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On Colorado's Front Range, Fracking Questions Loom Large On Colorado's Front Range, Fracking Questions Loom Large

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On Colorado's Front Range, Fracking Questions Loom Large

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Weld County, Colo., is one of the most drilled counties in the country, with almost 20,000 wells. Ninety percent of new wells in the state are fracked.(Amy Harder)

FORT COLLINS, Colo.—Can fracking be done safely?

Kelly Giddens, a Fort Collins resident who earlier this month led a successful campaign to place a moratorium on fracking within city limits, paused before she answered the question.

 

“I don’t know,” she said while awaiting the election results at a bar in Fort Collins, Colorado’s fourth-largest city at 150,000 people. “I’m really concerned about well casing so deep underground. I don’t know if they can get that right. But I do have faith in the ingenuity of American minds and engineers and their ability to solve problems.”

A few feet away and a few minutes later, Sam Schabacker, the Mountain West regional director for Food and Water Watch, a national consumer and environmental group, answered the question this way:

“We believe fracking is fundamentally dangerous and unsafe,” said Schabacker, whose organization is among numerous national groups pushing for a nationwide ban through local and state elections. “There is no way to control it.”

 

The local resident doesn’t know whether fracking is safe and is afraid of the unknown, and the national environmental organizer is convinced it cannot be safe. That, in a nutshell, explains the two-tiered opposition to fracking, an extraction technique that’s been used for decades but in recent years has fueled the U.S. oil and natural-gas boom and has come to encompass all the benefits and risks that come along with it, especially global warming.

Giddens said she pushed for a moratorium on fracking in Fort Collins out of concern for its impacts on the local environment, including air and groundwater.

The state is working on a study, to be completed by mid-2016, of how fracking could impact public health. When asked if she could support fracking if it was done safely, Giddens responded, “That’s hard for me to answer right now. I’d like to see what the recommendations are [from the study]: Here are our results and we recommend you do this and that.”

Schabacker’s group is willing to accept temporary moratoriums so communities can spend time learning about the potential impacts—and so national organizers can drive more opposition to fossil-fuel development outright. Energy companies oppose any type of moratorium, even a temporary one, since that would very likely be a gateway to a permanent ban.

 

Oil and natural-gas companies, buoyed by reliably high oil prices and decades-old property laws that allow them to drill even next door to homes and schools, are ramping up production throughout Colorado’s suburban Front Range and trying—so far with limited success—to convince residents they can drill safely. The state has more than doubled its oil production and increased its gas production by 30 percent since 2005.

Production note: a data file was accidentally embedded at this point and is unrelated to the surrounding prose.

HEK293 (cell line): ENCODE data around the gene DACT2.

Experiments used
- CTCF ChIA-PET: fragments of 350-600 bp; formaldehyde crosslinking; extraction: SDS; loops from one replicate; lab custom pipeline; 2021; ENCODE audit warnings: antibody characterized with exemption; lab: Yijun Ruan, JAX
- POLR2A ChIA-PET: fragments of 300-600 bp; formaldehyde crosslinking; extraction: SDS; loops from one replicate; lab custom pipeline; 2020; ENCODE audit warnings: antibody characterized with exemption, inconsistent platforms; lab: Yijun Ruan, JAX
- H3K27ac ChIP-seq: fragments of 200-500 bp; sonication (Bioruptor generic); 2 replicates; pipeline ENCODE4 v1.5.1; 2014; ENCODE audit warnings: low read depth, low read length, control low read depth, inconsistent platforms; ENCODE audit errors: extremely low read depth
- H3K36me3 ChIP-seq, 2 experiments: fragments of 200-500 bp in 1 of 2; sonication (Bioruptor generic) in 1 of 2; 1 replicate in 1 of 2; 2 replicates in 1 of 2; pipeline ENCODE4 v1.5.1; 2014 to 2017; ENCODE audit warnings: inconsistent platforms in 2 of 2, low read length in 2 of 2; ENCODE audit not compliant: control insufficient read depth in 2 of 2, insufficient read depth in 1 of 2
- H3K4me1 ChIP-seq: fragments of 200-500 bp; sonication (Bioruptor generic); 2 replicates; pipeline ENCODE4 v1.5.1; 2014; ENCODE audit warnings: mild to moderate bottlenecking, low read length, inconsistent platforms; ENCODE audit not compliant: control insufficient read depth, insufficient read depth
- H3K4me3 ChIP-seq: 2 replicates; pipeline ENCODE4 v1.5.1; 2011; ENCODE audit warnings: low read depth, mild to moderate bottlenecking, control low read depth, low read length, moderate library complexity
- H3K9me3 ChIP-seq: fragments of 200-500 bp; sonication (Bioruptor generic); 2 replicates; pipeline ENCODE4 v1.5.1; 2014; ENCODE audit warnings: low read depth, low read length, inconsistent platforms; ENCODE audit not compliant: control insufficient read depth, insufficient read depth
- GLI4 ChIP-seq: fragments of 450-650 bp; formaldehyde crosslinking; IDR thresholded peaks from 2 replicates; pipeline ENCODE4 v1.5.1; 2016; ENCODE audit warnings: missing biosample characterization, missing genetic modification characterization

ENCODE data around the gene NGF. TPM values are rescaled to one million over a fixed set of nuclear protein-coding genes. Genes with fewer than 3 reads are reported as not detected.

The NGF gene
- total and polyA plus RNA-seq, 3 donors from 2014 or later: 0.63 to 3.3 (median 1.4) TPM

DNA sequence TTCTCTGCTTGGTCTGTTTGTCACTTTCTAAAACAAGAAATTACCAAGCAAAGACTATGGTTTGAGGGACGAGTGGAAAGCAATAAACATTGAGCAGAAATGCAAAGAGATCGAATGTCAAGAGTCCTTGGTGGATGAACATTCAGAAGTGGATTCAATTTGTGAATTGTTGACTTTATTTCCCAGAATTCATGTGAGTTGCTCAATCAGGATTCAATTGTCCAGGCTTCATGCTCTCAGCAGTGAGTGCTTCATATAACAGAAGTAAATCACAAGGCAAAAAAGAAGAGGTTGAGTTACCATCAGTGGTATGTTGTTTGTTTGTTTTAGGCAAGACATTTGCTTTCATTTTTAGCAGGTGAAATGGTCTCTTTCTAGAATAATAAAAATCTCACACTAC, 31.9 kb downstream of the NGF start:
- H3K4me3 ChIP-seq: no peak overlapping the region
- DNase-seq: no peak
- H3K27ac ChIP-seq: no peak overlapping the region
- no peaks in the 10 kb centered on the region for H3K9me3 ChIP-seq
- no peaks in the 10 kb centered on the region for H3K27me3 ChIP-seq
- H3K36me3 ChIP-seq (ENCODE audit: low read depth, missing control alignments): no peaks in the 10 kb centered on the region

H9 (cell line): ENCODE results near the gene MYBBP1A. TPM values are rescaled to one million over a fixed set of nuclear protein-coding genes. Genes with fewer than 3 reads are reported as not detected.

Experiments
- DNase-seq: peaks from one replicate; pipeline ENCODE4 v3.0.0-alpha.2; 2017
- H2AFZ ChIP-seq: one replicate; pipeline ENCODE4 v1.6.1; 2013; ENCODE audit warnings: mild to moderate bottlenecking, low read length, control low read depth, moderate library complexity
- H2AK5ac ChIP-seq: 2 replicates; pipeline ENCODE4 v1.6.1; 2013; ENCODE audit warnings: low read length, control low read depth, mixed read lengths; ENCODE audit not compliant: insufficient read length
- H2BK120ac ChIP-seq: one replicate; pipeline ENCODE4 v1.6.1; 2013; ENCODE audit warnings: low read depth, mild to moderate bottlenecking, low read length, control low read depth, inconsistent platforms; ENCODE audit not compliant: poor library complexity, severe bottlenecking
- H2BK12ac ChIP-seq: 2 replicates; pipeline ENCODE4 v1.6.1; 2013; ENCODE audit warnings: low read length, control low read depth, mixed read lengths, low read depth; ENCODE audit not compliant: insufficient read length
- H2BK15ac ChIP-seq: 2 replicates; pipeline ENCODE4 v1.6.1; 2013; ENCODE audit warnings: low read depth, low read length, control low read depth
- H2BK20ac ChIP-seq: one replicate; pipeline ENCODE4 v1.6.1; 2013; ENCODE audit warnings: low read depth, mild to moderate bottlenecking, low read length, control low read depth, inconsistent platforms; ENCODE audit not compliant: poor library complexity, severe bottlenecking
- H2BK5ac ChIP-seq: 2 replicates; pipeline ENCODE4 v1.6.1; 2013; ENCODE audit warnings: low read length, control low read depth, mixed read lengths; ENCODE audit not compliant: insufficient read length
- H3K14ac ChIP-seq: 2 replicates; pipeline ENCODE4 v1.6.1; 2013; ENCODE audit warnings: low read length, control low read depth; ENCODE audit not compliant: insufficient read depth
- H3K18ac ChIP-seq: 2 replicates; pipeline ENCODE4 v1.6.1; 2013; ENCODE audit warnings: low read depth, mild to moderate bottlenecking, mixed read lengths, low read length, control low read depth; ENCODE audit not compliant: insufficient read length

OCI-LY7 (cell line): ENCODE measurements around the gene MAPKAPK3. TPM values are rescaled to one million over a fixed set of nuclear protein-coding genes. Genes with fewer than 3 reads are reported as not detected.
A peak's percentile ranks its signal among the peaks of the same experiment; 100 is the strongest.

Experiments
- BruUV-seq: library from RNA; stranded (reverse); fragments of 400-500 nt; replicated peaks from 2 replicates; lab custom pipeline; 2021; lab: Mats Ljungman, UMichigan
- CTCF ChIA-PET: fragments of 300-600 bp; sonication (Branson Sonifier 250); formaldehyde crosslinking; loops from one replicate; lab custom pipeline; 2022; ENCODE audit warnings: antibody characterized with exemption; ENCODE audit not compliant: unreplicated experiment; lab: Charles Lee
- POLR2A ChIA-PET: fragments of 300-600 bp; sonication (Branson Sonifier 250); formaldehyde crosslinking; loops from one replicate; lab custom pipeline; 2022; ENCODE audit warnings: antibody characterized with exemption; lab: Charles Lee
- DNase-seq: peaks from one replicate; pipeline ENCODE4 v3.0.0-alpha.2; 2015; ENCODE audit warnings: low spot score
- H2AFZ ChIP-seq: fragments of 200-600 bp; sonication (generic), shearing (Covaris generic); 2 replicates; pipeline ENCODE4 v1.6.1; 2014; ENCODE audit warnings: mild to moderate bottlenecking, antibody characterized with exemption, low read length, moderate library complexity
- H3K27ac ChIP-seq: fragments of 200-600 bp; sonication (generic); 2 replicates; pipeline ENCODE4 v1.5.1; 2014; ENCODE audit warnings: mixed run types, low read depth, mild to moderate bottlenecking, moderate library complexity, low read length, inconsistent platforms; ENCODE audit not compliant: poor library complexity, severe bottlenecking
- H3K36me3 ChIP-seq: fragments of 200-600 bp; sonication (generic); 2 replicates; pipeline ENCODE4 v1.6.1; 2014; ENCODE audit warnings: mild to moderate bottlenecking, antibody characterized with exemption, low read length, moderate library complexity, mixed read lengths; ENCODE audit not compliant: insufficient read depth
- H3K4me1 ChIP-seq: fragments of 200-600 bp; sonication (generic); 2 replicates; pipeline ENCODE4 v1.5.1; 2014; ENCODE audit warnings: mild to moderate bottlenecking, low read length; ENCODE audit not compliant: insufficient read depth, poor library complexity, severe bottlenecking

Shane Davis, a self-described “fractivist” whose full-time job is to mobilize people against fracking—and oil and gas drilling writ large—focuses mainly on the public-health and environmental concerns. Ultimately, though, he is fighting to end fossil-fuel production altogether.

“Fractivism around hydraulic fracturing is so critical, and it’s moving at a really fast pace,” Davis said. “We know it contributes to climate change. Climate change was yesterday. We’re in a climate crisis now.”

There is another big concern, too, beyond the environmental effects of fracking: industry’s encroachment into communities. It is essentially an issue of property rights, but it is complicated by layers of local and state laws.

“The biggest concern in my district is that it’s coming into people’s yards without people’s permissions,” said Rep. Jared Polis, D-Colo., who represents the district that includes Fort Collins and three other cities that recently voted to limit fracking.

The answer to the question—Is fracking safe?—is an open one when asked throughout Colorado’s Front Range. But among top state officials and leaders of President Obama’s administration, the answer appears to be an unequivocal yes.

Environmental Protection Agency Administrator Gina McCarthy, Energy Secretary Ernest Moniz, and Interior Secretary Sally Jewell have all indicated in recent months that fracking can be and is being done safely. But that message is not resonating in places such as Fort Collins, which doesn’t have much oil and gas development now but still has many worries.

“I think the dialogue is confused, and it’s not well-informed,” Jewell said at an event in San Francisco earlier this month, according to Environment & Energy Daily. “It’s part of the industry’s job to make sure that the public understands what it is, how it’s done, and why it’s safe.”

Mike King, executive director of the Colorado Natural Resources Department, said the industry has a good track record of working with communities, but the volume of opposition now is greater than in the past.

“Where industry has had an opportunity to participate as corporate citizens, inevitably and without exception those communities have come to accept benefits of those activities along with the impacts,” King said. “The vast majority of people understand that we all use energy. And it’s something that we have to get our arms around, and when it comes to energy, there is no free lunch.”

This article appears in the November 19, 2013 edition of NJ Daily as On the Front Range, Fracking Questions Loom Large.

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